Mar 14, 2011

Twitter rules learnt from the earthquake in Japan

Many Japanese people used Twitter to let people know that they were all right after the earthquake.

sazae-san
Sazae-san
The unofficial (parody) account of Sazae-san retweeted tweets of missing people and tips to survive without electricity and stuff. My friends did, too. And some other people tried to gain attention by tweeting fake info about blackouts, gas, water, etc.
But, even though these things might be inevitable, we should follow a few rules(more like manners) when we tweet. This disaster in Japan let us learn a lot about those things.

  • The most important thing is to not trust tweets that aren't from official accounts(these have checkmarks on their profile). You wouldn't trust it if some stranger told you that - say- Facebook was gonna end tomorrow, right?(and the Facebook thing's just an example, it's not true)
  • If you can trust the person, and you want everyone to know about, then you can retweet.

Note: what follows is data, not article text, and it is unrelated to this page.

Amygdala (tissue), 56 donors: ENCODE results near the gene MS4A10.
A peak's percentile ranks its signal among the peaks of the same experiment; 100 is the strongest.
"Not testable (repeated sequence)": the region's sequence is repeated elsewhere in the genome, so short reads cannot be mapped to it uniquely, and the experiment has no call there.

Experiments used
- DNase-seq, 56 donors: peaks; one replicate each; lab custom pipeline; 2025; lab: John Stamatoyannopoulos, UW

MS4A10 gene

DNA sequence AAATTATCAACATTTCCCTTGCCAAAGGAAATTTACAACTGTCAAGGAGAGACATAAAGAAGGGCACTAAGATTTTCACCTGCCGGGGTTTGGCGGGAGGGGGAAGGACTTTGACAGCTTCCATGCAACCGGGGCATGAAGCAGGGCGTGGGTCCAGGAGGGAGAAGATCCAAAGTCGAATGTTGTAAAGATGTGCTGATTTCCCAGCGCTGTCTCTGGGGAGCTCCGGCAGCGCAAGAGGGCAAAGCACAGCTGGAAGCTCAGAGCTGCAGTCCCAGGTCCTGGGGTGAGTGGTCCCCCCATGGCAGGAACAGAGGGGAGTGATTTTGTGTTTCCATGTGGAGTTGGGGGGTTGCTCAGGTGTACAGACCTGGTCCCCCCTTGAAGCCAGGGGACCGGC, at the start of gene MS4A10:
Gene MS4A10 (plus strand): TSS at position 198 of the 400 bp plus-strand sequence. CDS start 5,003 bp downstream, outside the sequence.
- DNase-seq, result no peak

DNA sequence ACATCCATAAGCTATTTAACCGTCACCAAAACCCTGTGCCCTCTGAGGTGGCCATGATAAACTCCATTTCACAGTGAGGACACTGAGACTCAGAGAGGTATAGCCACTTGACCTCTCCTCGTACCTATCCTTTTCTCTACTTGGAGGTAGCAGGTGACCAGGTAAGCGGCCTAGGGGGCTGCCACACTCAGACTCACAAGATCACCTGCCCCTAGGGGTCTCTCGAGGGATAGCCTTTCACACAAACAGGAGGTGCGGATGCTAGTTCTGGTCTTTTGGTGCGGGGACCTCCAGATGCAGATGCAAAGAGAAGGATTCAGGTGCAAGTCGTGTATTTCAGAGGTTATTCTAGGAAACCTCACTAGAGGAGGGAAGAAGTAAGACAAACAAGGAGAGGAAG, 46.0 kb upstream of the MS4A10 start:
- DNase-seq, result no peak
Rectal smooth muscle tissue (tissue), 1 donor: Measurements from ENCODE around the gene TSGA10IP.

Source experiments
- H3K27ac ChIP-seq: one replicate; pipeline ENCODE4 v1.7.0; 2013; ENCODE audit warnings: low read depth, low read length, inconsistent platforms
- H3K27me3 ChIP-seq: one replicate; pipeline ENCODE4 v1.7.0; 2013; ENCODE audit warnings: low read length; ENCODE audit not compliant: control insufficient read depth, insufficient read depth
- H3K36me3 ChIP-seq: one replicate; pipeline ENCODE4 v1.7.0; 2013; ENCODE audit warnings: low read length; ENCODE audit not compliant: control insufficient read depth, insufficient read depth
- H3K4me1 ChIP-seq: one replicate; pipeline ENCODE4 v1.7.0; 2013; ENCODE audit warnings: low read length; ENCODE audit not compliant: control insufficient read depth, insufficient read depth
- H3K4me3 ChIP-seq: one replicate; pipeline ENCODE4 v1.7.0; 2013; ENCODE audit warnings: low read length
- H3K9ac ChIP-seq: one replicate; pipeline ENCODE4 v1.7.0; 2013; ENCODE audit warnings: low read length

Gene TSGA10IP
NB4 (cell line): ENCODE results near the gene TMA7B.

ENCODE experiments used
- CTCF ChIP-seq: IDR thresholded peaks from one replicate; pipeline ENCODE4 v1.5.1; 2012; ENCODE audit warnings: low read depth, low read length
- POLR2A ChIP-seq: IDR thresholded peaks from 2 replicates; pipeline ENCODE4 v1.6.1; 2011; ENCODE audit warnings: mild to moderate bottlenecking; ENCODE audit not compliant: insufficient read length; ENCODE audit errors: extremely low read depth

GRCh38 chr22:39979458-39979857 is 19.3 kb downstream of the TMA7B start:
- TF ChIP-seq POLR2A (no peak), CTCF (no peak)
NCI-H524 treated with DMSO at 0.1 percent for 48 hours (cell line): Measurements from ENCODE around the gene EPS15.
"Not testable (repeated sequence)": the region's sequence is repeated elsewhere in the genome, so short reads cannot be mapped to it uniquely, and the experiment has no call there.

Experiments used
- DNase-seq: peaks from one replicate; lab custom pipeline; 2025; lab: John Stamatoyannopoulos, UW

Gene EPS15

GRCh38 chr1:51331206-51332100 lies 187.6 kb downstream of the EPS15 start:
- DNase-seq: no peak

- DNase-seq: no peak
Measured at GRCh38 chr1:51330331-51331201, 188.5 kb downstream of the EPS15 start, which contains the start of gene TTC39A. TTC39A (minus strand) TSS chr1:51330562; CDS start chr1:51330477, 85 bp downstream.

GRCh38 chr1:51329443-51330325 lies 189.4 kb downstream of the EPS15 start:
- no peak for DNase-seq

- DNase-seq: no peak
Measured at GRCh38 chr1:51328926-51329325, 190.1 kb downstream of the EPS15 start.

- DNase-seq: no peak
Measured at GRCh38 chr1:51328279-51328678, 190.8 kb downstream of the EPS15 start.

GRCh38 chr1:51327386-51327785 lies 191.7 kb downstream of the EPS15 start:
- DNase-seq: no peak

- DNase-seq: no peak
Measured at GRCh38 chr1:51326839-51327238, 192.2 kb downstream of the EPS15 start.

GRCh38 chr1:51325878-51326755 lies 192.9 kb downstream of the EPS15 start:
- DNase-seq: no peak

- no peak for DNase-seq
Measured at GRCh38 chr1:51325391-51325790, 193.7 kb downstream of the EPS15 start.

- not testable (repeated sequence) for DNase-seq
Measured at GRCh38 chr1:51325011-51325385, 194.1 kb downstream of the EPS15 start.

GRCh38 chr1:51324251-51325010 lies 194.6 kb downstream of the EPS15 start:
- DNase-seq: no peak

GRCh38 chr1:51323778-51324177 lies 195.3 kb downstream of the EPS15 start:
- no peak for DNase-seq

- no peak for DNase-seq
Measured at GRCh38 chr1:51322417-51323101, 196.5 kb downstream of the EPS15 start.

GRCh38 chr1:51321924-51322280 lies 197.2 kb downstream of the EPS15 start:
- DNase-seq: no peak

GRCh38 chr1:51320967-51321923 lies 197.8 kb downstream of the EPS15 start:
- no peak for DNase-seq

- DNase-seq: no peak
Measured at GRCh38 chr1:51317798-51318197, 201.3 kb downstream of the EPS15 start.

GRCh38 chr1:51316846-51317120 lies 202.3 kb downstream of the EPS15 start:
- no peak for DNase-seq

• Wait! Are you using the unofficial retweet system?
    Unofficial ones are the ones that say "RT @(account name) (the tweet)". Some people use it. But Don'tuse the unofficial retweet. Why? There are many reasons.
    One being, when a tweet had a wrong piece of info in it, the tweeter would erase it, right? Problem solved. But, if someone uses the unofficial retweet, the tweet won't be gone! So the wrong info starts to go around the web. And what's worse is that the unofficial retweeter is to blame. You might feel the guilt
    So don't. 
To summarize,


don't trust tweeters that are strangers. Use the official retweet.



Today's earthquake photos
cars in line for a gas station- we might not get resupplied for a while, so they're frantic


More cars in line for gas

There were 14 cars in all when I took this photo.

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